Several years ago I worked with a group of elementary and middle school students on a climate justice program. One day we were discussing resources and the idea of using resources wisely. I asked my students: “If we lived in a perfectly equal world, could we all have mansions with electric cars and all the things we could ever want?” Their immediate response was yes, that reality is possible. I had to explain to them that there are simply not enough resources on this planet for everyone to have their car, to have the newest clothes, to have it all. That idealized life, having all the material goods you could want, is not feasible and is not accessible to all, so we need to reevaluate what the ideal life truly is.
It’s difficult to look in the mirror and recognize that our lifestyle, our culture, relies on the systems of extraction and consumption that cause climate change. This discussion also feels like a Pandora’s box as addressing culture is complex, messy, and abstract. It’s not as clean-cut as a diagram of projected solar panel sales or a cost-benefit analysis of carbon sequestration. But once we examine the cultural issues, we can imagine a better culture where we strive for deeper personal connection, more collaborative relationships, and stronger communities. We can have sustainability without sacrifice because we are not sacrificing, we are finding a better way to take care of ourselves and our planet.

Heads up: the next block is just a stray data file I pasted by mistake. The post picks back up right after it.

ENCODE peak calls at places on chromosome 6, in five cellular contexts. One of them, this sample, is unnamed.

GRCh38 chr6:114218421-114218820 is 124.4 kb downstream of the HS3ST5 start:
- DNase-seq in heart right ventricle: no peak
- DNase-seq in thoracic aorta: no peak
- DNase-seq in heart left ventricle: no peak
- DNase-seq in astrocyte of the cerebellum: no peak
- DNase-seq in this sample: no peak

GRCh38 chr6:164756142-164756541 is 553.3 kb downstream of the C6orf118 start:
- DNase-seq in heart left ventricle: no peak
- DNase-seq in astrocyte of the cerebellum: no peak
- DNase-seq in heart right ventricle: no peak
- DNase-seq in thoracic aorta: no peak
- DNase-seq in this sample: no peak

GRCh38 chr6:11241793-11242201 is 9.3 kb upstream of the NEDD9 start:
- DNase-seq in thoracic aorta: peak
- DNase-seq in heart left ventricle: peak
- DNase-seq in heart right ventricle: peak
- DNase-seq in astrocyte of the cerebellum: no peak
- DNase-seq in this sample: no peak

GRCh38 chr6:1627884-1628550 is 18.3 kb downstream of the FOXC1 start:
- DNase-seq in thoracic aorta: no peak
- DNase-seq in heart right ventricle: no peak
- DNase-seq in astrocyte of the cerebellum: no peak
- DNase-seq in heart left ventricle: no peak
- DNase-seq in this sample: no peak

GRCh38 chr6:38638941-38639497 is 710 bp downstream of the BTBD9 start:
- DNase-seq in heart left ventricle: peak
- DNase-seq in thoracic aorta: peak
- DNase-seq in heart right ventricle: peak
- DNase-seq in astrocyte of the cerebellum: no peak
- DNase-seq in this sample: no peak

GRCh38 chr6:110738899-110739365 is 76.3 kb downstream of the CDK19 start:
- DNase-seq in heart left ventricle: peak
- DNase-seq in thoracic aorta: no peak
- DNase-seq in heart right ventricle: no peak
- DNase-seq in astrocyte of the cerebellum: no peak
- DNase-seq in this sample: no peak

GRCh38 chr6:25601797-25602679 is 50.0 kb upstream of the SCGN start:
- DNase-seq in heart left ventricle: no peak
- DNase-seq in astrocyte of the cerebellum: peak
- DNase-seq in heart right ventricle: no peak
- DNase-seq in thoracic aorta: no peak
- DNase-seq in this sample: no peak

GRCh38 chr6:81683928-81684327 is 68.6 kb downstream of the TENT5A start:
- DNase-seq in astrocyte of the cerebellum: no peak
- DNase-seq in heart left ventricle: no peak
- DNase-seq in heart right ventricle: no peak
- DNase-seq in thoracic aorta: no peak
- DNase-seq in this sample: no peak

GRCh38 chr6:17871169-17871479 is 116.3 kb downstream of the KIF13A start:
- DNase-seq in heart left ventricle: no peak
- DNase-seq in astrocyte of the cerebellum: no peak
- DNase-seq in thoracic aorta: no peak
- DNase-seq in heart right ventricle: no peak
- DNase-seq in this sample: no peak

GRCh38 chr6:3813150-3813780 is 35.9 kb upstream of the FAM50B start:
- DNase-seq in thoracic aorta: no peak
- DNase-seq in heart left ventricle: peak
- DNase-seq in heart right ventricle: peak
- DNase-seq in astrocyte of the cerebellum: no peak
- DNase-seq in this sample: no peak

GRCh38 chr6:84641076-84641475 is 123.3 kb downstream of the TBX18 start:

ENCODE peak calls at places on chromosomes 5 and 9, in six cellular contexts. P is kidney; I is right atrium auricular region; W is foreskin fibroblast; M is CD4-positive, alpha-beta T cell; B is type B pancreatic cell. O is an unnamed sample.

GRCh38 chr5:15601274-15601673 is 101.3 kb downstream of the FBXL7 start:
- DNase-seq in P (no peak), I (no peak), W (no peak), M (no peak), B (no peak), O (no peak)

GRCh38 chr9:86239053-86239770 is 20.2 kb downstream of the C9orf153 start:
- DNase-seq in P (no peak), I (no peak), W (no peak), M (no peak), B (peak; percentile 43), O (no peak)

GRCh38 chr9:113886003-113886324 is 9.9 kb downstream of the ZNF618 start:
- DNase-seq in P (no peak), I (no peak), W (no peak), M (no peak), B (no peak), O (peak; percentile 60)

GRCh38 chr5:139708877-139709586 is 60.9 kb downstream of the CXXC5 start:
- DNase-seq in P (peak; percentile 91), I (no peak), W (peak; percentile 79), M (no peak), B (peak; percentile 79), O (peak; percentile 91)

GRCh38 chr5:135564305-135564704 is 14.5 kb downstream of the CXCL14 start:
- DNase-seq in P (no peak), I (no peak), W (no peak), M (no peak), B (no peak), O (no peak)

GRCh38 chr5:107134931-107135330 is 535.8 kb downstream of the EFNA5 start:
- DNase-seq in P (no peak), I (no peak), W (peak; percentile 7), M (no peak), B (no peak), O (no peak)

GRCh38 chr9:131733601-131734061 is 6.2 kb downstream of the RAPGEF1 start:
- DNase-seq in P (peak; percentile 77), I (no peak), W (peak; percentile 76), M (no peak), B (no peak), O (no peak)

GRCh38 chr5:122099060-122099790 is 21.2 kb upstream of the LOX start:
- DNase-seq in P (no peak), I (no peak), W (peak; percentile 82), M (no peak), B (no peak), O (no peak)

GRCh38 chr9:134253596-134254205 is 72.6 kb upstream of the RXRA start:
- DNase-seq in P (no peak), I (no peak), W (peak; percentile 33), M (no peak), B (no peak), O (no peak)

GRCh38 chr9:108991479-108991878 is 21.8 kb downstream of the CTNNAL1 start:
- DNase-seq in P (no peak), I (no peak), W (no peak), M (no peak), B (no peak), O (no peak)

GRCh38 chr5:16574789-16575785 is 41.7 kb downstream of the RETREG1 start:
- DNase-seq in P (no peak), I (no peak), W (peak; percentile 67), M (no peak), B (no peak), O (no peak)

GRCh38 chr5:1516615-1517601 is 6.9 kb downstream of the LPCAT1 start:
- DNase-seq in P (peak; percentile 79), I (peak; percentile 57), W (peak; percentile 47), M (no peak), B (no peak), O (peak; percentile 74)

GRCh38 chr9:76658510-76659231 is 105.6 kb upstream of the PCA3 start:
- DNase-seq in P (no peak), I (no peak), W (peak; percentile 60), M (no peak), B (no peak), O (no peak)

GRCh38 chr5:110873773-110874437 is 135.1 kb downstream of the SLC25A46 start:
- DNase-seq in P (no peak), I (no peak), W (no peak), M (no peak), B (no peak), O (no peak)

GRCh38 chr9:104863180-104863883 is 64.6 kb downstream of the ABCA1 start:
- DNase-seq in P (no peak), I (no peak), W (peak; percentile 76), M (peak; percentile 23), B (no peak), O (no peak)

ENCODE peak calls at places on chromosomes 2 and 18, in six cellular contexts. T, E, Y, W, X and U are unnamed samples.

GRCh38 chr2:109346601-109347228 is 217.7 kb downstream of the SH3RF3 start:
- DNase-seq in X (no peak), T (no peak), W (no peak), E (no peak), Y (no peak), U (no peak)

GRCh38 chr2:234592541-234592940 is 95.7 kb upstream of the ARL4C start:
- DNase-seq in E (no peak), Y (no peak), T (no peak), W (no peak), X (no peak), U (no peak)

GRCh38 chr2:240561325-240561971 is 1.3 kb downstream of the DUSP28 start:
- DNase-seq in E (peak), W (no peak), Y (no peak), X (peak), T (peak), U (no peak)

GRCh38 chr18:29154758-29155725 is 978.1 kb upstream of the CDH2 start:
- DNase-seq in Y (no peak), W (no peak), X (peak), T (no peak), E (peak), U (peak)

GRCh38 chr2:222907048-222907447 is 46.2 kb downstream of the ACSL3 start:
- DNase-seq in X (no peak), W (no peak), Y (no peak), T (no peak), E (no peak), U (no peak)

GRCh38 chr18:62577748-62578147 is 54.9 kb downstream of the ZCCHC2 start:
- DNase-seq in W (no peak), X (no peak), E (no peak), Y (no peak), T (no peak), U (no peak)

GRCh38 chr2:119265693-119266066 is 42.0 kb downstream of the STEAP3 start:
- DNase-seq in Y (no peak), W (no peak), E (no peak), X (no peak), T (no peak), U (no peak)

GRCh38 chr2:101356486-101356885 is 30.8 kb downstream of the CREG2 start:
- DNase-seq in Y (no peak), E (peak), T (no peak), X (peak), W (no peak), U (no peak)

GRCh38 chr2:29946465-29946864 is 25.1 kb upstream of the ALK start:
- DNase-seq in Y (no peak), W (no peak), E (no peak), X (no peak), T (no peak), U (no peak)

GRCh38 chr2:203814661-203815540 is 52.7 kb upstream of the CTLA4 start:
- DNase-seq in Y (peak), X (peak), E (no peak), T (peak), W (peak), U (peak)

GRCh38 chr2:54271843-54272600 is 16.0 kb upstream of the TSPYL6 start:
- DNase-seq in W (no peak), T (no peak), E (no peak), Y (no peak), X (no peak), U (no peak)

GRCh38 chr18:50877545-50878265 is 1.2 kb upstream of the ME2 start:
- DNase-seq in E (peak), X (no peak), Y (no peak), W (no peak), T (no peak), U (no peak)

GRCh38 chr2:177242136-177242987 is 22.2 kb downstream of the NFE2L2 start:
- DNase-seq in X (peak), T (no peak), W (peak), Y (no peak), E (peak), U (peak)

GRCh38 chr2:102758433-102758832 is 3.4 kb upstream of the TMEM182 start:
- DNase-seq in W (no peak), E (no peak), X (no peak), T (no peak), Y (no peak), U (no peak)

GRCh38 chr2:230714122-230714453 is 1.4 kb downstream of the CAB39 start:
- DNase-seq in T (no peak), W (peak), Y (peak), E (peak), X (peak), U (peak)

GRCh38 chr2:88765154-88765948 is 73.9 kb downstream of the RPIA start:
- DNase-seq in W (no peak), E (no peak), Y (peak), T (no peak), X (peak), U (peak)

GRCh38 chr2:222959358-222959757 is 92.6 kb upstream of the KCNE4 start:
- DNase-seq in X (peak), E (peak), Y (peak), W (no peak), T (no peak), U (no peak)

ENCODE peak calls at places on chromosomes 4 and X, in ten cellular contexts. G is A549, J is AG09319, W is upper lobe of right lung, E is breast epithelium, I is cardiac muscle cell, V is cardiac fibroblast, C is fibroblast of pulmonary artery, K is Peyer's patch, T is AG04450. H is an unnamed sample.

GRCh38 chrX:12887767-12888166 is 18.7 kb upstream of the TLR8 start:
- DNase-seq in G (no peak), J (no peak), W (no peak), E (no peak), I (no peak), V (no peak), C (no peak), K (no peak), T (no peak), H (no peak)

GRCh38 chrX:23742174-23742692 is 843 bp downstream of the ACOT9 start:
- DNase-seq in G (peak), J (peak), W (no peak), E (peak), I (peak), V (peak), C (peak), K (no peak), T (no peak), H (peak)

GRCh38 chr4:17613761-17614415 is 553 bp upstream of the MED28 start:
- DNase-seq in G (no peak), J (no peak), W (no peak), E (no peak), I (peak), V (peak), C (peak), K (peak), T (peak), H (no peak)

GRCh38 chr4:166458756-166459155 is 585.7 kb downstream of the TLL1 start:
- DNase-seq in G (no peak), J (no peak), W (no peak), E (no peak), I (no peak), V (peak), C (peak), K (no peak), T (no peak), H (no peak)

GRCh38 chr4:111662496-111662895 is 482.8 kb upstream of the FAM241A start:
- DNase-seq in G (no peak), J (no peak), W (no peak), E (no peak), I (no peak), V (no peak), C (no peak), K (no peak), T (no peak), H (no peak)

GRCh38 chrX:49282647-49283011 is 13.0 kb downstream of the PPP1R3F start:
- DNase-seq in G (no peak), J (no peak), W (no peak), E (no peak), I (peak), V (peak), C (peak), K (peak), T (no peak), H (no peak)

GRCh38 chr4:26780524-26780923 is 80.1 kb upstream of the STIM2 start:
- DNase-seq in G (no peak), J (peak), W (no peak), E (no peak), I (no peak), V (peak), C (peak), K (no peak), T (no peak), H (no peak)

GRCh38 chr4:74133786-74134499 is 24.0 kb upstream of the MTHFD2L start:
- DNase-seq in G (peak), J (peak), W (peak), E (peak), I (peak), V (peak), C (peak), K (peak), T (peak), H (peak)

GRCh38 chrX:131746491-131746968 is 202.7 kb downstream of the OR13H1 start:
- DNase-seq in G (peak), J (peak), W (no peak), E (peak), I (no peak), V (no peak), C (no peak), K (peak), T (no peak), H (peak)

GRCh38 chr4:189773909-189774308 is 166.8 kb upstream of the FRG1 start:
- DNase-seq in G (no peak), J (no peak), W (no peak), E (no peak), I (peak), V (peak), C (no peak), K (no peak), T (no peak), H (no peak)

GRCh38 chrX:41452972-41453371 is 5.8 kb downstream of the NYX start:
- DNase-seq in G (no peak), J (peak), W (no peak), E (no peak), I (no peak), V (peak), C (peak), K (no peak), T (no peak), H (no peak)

Moving forward with these Hard Truths
It’s important to note that when reflecting on these Hard Truths for yourself or when engaging with others on these realities of climate change, you end the conversation with an action that can be taken. While exploring and reaching acceptance of these Hard Truths is the essential first step, it is only that, a first step. Looking at the reality of climate change can lead to a variety of emotions from anxiety to existentialism and these emotions cannot be turned into hope or optimism when left without action. We don’t need the buy-in from climate dismissers to do good work, but we do need to engage that group of “cautious”, “concerned”, or “alarmed” citizens and create a group that is both alarmed by these Hard Truths and empowered to take action.
Future Thought Leaders is a democratic space presenting the thoughts and opinions of rising Sustainability & Energy writers, their opinions do not necessarily represent those of illuminem.